I started my business like most business owners do. I spent 10 years learning the trade, working for other people, then struck out on my own to set the world on fire with brilliant advertising — helping our clients succeed and, in doing so, growing a great agency. As many business owners learn, it’s rarely as easy as it seems.
The first 14 years of Meers Advertising could best be described as anything but consistent. For seven of those 14 years, I didn’t take a salary, convincing myself it was better to pay my staff in the hope we would grow the company to the point where I could pay myself. We rode an annual roller coaster of client wins and defections. We were inconsistent with our product, our service and our customer experience. It’s a wonder we stayed in business at all.
I was a small business owner working to convince myself I was an entrepreneur. I was making tactical moves, selling whatever I could sell to make money. While we often developed sound business strategies for our clients, we were not developing sound business strategies for ourselves. Eventually, in 2008, we hit the wall. That’s when I learned the important difference between being a small business owner and being an entrepreneur.
In February 2008, we found ourselves at the bottom of one of the deepest roller-coaster loops we had ever taken. Candidly, as we were headed down the slope, we couldn’t tell if there was a track heading back up—or if it would run off a cliff. It was very dark at the bottom of that dip.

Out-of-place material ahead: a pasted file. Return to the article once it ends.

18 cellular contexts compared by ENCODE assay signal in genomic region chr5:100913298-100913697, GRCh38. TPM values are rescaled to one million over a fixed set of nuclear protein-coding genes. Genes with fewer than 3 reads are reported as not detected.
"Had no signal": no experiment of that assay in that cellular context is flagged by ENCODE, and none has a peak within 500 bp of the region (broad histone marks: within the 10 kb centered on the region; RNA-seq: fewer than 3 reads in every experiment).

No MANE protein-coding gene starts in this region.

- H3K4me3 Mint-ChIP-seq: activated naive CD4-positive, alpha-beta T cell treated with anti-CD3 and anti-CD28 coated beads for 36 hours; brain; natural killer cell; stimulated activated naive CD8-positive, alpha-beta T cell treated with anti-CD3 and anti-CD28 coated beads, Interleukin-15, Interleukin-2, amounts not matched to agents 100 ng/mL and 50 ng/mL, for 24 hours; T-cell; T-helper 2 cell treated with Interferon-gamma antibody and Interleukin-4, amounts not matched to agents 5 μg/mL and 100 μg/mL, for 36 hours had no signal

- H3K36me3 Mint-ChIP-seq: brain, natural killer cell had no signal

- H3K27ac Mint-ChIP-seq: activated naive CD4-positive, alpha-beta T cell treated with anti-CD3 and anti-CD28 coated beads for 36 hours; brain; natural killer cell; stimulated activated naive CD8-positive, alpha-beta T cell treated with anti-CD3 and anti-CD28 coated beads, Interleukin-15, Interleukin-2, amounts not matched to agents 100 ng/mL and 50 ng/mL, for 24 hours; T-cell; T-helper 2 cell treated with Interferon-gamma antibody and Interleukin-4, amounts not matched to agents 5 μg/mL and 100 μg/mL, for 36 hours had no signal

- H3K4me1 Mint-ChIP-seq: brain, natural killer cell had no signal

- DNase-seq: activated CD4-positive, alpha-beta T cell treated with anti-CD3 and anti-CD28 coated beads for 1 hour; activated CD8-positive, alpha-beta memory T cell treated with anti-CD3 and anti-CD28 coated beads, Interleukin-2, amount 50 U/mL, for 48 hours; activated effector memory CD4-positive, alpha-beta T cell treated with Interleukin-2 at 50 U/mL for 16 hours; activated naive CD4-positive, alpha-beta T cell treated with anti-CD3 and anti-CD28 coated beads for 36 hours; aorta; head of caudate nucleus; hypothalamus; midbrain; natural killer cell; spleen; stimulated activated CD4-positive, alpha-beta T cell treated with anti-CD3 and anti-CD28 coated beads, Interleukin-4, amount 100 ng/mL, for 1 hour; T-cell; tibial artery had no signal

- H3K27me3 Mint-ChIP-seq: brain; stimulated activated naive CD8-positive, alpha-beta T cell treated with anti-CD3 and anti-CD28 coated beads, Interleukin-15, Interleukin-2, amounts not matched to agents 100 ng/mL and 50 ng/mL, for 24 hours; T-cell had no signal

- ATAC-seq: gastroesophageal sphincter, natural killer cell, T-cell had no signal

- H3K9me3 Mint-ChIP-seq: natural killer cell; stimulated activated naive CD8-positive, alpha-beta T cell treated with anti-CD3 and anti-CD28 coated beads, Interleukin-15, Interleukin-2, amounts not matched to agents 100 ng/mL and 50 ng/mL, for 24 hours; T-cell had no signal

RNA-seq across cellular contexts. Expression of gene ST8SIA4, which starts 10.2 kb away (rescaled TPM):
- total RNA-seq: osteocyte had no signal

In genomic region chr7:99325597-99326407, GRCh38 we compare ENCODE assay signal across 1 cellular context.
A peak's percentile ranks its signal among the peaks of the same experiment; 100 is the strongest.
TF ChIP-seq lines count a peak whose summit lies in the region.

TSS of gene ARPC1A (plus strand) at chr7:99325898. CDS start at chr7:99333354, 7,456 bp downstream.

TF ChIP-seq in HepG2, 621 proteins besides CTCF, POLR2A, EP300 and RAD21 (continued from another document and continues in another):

Even though I had been through many roller-coaster rides before, fortunately, this dip was enough to make me pause. For about six weeks, I pondered whether or not to sell the business, close the business or reinvent it. At the same time, I was reflecting on the mistakes I had made in the previous 14 years.
I had been operating the company as a small business owner. I was playing checkers. I moved deliberately and with intention, but I was making one move at a time, waiting to see what my clients did before I made my next move. It was a simple game. And I was playing it as I knew how—tactically. It’s hard to inject strategy into checkers.
The dip of 2008 helped me realize an important difference between small business owners and entrepreneurs. Small business owners play checkers. Entrepreneurs play chess. They examine multiple moves at one time. They put multiple ideas in motion at once, and then watch to see which ones are successful. They take calculated risks.
Could I have emerged as an entrepreneur without hitting the wall in 2008? Doubtful. Sometimes it takes a cosmic two-by-four up side the head to be the wake-up call people need to make significant change in their lives. It also takes the cumulative experiences of doing it the wrong way for 14 years to really understand the benefit of doing it differently.
The longer you are in business, the greater the opportunities to learn. I learned it was time to play chess—a far more challenging and interesting game, the game of entrepreneurs.